Global cross-border transactions led M&A activity for industrial manufacturing in the third quarter of 2011 with 16 cross-border deals that were worth more than $50 million, representing 55 percent of total deal volume.
Barry Misthal, global industrial manufacturing leader, PwC
Global cross-border transactions made up a majority of global industrial manufacturing merger and acquisition (M&A) activity in the third quarter of 2011 as companies looked to new, more stable markets to grow their businesses and offset concerns of an uncertain global economic environment, according to Assembling value, a quarterly analysis of M&A activity in the global industrial manufacturing industry by PwC US.
Global cross-border transactions led M&A activity in the third quarter of 2011 with 16 cross-border deals that were worth more than $50 million, representing 55 percent of total deal volume. Eleven transactions, or 69 percent of all cross-border deals worth more than $50 million in the third quarter, included targets in Europe, as U.S. and Asian acquirers focused their cross-border interests on that region. In addition, the vast majority of North American outbound deals were to Europe, which indicates that North American firms, and particularly those in the U.S., are finding opportunities in Europe.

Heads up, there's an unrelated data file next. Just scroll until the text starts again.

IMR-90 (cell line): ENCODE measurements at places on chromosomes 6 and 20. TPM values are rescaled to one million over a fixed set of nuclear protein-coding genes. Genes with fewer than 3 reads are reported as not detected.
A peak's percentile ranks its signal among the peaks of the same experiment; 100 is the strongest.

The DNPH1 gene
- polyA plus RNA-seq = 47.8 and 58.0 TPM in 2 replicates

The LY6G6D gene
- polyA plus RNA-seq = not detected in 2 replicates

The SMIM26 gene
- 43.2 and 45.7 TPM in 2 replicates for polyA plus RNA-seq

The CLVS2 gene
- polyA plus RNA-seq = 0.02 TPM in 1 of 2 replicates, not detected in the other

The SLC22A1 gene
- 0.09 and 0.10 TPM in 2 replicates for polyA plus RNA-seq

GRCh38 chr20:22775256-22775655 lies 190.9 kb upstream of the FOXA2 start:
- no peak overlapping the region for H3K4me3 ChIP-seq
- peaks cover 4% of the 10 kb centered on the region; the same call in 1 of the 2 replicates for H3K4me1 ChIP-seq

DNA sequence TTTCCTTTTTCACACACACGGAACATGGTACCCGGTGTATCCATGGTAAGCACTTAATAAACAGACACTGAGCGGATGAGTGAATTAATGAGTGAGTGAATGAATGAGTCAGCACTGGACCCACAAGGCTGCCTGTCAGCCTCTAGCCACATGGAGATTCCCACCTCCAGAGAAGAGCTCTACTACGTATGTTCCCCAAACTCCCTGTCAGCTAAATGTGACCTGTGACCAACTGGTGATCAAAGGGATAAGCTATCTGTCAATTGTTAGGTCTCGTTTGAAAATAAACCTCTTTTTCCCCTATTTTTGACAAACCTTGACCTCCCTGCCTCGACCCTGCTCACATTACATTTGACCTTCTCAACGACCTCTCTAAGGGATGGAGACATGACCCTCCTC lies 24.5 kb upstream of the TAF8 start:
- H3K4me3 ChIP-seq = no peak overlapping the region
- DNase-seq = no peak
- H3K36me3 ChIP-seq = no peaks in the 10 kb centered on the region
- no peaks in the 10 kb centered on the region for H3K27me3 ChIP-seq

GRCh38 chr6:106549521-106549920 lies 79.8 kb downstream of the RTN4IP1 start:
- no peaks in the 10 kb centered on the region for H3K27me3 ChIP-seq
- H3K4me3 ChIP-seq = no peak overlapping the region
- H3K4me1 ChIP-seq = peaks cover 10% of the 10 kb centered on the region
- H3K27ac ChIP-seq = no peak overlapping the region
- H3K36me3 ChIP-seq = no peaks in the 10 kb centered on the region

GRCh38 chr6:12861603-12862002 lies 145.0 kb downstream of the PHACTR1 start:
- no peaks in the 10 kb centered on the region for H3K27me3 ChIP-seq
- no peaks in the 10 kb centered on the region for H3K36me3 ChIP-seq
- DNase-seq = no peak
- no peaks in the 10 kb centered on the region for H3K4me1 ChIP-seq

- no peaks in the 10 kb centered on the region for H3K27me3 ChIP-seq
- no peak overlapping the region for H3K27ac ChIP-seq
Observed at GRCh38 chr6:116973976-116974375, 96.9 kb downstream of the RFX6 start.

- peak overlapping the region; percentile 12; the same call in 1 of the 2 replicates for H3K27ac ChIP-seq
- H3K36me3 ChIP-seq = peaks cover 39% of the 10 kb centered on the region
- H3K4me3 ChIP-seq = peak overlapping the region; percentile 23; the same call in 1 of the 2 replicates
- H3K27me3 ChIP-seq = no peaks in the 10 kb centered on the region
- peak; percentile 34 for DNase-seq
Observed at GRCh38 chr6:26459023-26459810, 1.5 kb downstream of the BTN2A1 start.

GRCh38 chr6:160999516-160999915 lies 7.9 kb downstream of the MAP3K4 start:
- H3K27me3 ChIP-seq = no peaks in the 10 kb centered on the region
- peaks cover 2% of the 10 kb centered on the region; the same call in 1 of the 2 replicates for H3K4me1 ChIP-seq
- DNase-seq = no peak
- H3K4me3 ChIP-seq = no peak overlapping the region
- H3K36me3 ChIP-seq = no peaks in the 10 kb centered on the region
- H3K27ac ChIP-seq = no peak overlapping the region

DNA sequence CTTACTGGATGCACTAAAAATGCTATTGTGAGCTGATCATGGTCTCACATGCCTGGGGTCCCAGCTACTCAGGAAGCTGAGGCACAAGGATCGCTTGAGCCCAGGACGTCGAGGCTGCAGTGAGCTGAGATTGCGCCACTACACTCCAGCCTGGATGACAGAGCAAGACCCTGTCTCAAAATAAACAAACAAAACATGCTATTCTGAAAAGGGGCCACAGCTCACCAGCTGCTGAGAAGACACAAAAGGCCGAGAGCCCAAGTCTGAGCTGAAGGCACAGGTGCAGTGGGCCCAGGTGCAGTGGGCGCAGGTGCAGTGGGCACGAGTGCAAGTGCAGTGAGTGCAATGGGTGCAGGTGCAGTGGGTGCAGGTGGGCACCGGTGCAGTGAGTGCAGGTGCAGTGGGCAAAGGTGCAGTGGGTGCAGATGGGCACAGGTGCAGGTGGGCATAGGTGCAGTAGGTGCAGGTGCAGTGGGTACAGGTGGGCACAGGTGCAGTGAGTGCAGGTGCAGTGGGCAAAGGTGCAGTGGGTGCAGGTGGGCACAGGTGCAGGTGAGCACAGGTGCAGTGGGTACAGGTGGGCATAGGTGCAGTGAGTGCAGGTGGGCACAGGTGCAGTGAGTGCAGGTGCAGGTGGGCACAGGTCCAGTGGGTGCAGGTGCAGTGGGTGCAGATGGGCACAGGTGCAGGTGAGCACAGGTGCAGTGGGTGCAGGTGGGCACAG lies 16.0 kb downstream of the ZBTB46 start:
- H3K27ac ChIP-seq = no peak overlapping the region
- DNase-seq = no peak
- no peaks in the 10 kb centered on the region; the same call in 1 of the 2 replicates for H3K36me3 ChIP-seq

In the third quarter of 2011, there were 29 deals worth more than $50 million with a total value of $9.4 billion, compared to the 31 deals and a total value of $16.4 billion in the same period of 2010. Comparatively, there were 147 small deals (worth $50 million or less) in the third quarter of 2011, continuing a trend toward smaller, niche deals and away from larger more transformative acquisitions, according to PwC.
“The decrease in overall M&A volume and value in industrial manufacturing in the third quarter was driven by uncertainty over the global economy, concerns of a double-dip recession in the U.S., and the sovereign debt crisis in Europe. At the same time, these concerns are the same factors behind a renewed focus on targets in mature, more stable regions such as the U.S. and Europe, implying that dealmakers are more cautious in their acquisition efforts,” said Barry Misthal, global industrial manufacturing leader for PwC. “Looking ahead, while we still see significant overhang on these issues moving into the fourth quarter, companies continue to accumulate cash reserves and remain very interested in seeking inorganic growth opportunities in new product and geographic segments.”
U.S. targets and acquirers led M&A activity during the third quarter of 2011 with 17 U.S.-affiliated deals worth more than $50 million, totaling $5.9 billion, and comprising more than half of total deal volume and value. Interest in U.S. targets was high, contributing a third of the total deals for the third quarter.
“Optimism around a manufacturing renaissance in the U.S. and the continuing trend of consolidation in mature markets are among the factors driving the robust activity in the U.S.,” said Misthal. “In a recent survey of executives at large, multinational U.S. industrial manufacturing companies, PwC found that 62 percent of respondents expect to participate in new business initiatives, with 35 percent planning merger and acquisition activity over the next 12 months. Of that number, all are looking at purchasing another business, demonstrating that U.S. industrial manufacturers are looking to M&A to drive revenues and offset any weaknesses in organic growth.”